So, I taught a class, a course online over the course of a year. And it had a component on emotional literacy. And we saw people really struggling. So 70,000+ people took this course. After we ended the last session of it, we de-identified all the comments—there were about 550,000 of them—submitted to Human Subjects Approval, and then did our analysis of the secondary data on what emotions do people really struggle to name and that when they finally can name them it helps them regulate, manage, heal, process, and move on, or in the case of positive emotion helps them invite more of that into their lives.

We ended up with 150. We took the 150 and we invited a focus group of clinicians—counsellors, therapists—who worked with a very diverse group of patients and clients to come in and help us look at the 150 and say, “What’s necessary? What can go?” And that’s how we ended up with the 87. So then we’re like, “Let’s make it an alphabetical, short-form dictionary in the centre of the book.”

And then we had college interns that were with us that summer. And they said, “We hate this idea.” And I said, “Why?” And they said, “Because we’ve spent the summer learning these. And the only way we can learn them is comparatively. So what helps us understand shame is how it’s different from guilt, humiliation, and embarrassment.” And so then we decided, “OK. So rather than doing it alpha, we were using the map metaphor already so we’ll group them by kind of where they live together and how they work together.”

And then as we started writing, what I realized was, ah, “I have two choices: make it quick and digestible, which is like all the rage; or make it real and nuanced, which actually reflects the human experience of the emotion.” And so it has to be the intersection of data and research but also story, so that people can see themselves in it and go, “Oh.” “Ah.”

Heather Reisman:
Yeah.

Brené Brown:
So I can give you a three-line definition of vulnerability. But when I say, “Oh, trying to get pregnant after your second miscarriage,” then people are like, “Oh, shit. I know that.”

Heather Reisman:
Let me actually dive into one you just mentioned that I found so relevant and instructive. And that is: the difference between the emotion of shame—and how debilitating it can be and how it can so derail us in a profound way—and guilt over something. Help us understand that difference. It’s a wonderful distinction.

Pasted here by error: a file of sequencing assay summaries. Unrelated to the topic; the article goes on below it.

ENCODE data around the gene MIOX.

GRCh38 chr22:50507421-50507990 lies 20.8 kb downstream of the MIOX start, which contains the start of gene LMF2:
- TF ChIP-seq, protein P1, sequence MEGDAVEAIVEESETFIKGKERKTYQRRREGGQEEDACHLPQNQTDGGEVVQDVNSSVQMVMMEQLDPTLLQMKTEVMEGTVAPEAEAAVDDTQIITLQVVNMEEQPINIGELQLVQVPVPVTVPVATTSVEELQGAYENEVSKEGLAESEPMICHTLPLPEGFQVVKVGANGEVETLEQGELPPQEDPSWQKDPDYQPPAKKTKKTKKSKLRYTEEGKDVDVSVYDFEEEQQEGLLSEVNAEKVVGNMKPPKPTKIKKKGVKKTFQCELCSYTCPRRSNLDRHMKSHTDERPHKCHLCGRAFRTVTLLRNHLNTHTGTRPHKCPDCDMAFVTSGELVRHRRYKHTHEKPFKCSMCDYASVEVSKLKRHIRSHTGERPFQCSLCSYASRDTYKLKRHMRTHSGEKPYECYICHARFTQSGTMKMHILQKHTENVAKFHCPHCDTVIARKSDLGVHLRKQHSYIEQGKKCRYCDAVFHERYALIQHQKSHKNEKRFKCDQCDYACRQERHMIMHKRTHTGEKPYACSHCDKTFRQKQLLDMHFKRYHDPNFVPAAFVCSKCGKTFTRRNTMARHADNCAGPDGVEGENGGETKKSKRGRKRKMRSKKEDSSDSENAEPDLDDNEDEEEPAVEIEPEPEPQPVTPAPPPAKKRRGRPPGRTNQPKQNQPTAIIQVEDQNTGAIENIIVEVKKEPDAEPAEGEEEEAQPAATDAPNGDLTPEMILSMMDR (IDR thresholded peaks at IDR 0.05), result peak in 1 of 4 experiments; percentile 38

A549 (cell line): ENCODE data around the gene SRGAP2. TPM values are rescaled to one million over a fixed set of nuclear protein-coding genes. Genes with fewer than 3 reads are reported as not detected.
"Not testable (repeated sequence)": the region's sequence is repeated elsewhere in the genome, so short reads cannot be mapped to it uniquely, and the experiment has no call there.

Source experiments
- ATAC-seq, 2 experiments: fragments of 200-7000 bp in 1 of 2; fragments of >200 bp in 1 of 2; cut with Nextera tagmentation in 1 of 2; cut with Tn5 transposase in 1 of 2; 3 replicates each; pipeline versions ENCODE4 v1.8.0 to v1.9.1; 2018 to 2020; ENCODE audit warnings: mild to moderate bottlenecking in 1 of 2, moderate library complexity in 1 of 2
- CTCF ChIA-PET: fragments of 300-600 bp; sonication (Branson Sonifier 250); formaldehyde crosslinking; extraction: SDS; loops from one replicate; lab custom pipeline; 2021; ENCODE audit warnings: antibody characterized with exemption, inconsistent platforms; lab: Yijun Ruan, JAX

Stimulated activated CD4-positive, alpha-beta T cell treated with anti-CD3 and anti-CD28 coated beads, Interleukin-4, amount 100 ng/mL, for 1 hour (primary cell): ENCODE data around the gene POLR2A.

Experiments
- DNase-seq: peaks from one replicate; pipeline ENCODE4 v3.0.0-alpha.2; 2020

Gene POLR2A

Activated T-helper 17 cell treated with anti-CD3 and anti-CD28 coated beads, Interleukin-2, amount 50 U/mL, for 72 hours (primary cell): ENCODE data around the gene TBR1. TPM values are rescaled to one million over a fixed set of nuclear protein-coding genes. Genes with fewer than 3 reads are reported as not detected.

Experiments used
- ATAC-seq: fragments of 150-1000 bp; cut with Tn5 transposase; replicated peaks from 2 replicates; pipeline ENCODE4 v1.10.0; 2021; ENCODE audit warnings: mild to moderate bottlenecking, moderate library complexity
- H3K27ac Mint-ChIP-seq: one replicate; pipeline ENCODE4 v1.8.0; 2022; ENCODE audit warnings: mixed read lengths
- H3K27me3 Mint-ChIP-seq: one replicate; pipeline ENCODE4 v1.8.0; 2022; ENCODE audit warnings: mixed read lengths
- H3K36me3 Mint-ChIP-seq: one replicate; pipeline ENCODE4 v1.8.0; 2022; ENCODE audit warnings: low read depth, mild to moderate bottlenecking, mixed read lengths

Brené Brown:
Yeah. And I think guilt gets a really bad rap and it’s very socially adapted. So the best way to understand the distinction between shame and guilt is: shame, “I am bad;” guilt, “I’ve done something bad.” And the predictor of our proneness—whether we have a tendency to be more shame-prone or guilt-prone—is really in self-talk.

And so if I get back my paper. And I’m looking at it. And I have a D minus. And my self-talk is “God. I’m so stupid. I’m such an idiot.” that's shame. If my self-talk is just, “God. It was so stupid to go out last night and not study for this thing.” That's the difference between shame and guilt.

And what we see, from the research, is that shame is debilitating. Shame is not a compass for value-driven behaviour. When we shame other people, or when we feel shame, what we normally do, actually, is blame, rationalize, and double down.

Heather Reisman:
I love that.

Brené Brown:
Which is why a lot of the new research today that says shaming people around not vaccinating is completely ineffective. And it’s interesting because shame is highly correlated with addiction, depression, violence, aggression, bullying, eating disorders. And guilt is inversely correlated with these outcomes. Meaning the more guilt-prone we are, the better we fare around those outcomes.

So for a long time, we weren’t sure that humiliation was as dangerous as shame. Because the only variable—it’s a tiny variable—that really predicts the difference between whether we experience something as shame and humiliation is deserving. So if you look at me and you’re like, “Brené, you’re an idiot. And you’re stupid. And your books suck.” And you do that in front of 100 people at an event, probably I’m going to feel shame or humiliation. Shame is: I believe that too about myself. And humiliation was: Man, I did not deserve that.

And so the variable that predicts the difference between shame and humiliation is deserving. It goes counter to what I’ve said in every book until now. Every book I’ve written, I’ve said that shame is more debilitating and more dangerous than humiliation. Now what we know is research has found a very strong correlation between humiliation and violence.